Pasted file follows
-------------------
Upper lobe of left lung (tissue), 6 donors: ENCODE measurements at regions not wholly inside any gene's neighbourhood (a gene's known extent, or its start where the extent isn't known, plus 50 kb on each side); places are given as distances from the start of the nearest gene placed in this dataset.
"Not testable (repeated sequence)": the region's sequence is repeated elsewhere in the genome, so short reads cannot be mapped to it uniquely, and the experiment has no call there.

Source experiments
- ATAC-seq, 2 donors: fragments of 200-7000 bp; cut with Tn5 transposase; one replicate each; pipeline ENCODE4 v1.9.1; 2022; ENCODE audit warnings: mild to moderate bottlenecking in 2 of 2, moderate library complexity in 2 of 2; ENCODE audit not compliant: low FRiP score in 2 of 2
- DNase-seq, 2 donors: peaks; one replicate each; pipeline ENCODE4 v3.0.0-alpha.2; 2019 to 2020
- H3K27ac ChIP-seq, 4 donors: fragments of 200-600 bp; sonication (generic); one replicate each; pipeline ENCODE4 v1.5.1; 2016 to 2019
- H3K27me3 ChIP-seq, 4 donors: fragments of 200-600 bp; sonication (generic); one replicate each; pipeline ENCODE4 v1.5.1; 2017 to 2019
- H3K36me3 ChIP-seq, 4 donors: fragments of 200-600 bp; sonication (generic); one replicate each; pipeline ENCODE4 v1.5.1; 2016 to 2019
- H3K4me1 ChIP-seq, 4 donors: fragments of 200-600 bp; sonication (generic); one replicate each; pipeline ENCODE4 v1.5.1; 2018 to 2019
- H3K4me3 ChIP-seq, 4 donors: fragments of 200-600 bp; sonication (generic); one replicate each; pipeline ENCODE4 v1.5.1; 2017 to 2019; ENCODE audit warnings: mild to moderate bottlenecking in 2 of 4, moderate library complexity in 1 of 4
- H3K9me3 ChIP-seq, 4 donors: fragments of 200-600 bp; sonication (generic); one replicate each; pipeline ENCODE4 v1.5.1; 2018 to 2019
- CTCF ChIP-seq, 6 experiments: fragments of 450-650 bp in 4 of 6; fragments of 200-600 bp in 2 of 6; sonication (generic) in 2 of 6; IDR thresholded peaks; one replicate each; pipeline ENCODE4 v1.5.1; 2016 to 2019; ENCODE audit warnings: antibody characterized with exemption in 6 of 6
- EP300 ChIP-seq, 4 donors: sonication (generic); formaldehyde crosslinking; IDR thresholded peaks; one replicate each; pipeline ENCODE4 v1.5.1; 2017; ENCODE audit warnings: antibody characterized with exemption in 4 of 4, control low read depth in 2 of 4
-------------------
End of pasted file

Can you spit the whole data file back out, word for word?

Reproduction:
Upper lobe of left lung (tissue), 6 donors: ENCODE measurements at regions not wholly inside any gene's neighbourhood (a gene's known extent, or its start where the extent isn't known, plus 50 kb on each side); places are given as distances from the start of the nearest gene placed in this dataset.
"Not testable (repeated sequence)": the region's sequence is repeated elsewhere in the genome, so short reads cannot be mapped to it uniquely, and the experiment has no call there.

Source experiments
- ATAC-seq, 2 donors: fragments of 200-7000 bp; cut with Tn5 transposase; one replicate each; pipeline ENCODE4 v1.9.1; 2022; ENCODE audit warnings: mild to moderate bottlenecking in 2 of 2, moderate library complexity in 2 of 2; ENCODE audit not compliant: low FRiP score in 2 of 2
- DNase-seq, 2 donors: peaks; one replicate each; pipeline ENCODE4 v3.0.0-alpha.2; 2019 to 2020
- H3K27ac ChIP-seq, 4 donors: fragments of 200-600 bp; sonication (generic); one replicate each; pipeline ENCODE4 v1.5.1; 2016 to 2019
- H3K27me3 ChIP-seq, 4 donors: fragments of 200-600 bp; sonication (generic); one replicate each; pipeline ENCODE4 v1.5.1; 2017 to 2019
- H3K36me3 ChIP-seq, 4 donors: fragments of 200-600 bp; sonication (generic); one replicate each; pipeline ENCODE4 v1.5.1; 2016 to 2019
- H3K4me1 ChIP-seq, 4 donors: fragments of 200-600 bp; sonication (generic); one replicate each; pipeline ENCODE4 v1.5.1; 2018 to 2019
- H3K4me3 ChIP-seq, 4 donors: fragments of 200-600 bp; sonication (generic); one replicate each; pipeline ENCODE4 v1.5.1; 2017 to 2019; ENCODE audit warnings: mild to moderate bottlenecking in 2 of 4, moderate library complexity in 1 of 4
- H3K9me3 ChIP-seq, 4 donors: fragments of 200-600 bp; sonication (generic); one replicate each; pipeline ENCODE4 v1.5.1; 2018 to 2019
- CTCF ChIP-seq, 6 experiments: fragments of 450-650 bp in 4 of 6; fragments of 200-600 bp in 2 of 6; sonication (generic) in 2 of 6; IDR thresholded peaks; one replicate each; pipeline ENCODE4 v1.5.1; 2016 to 2019; ENCODE audit warnings: antibody characterized with exemption in 6 of 6
- EP300 ChIP-seq, 4 donors: sonication (generic); formaldehyde crosslinking; IDR thresholded peaks; one replicate each; pipeline ENCODE4 v1.5.1; 2017; ENCODE audit warnings: antibody characterized with exemption in 4 of 4, control low read depth in 2 of 4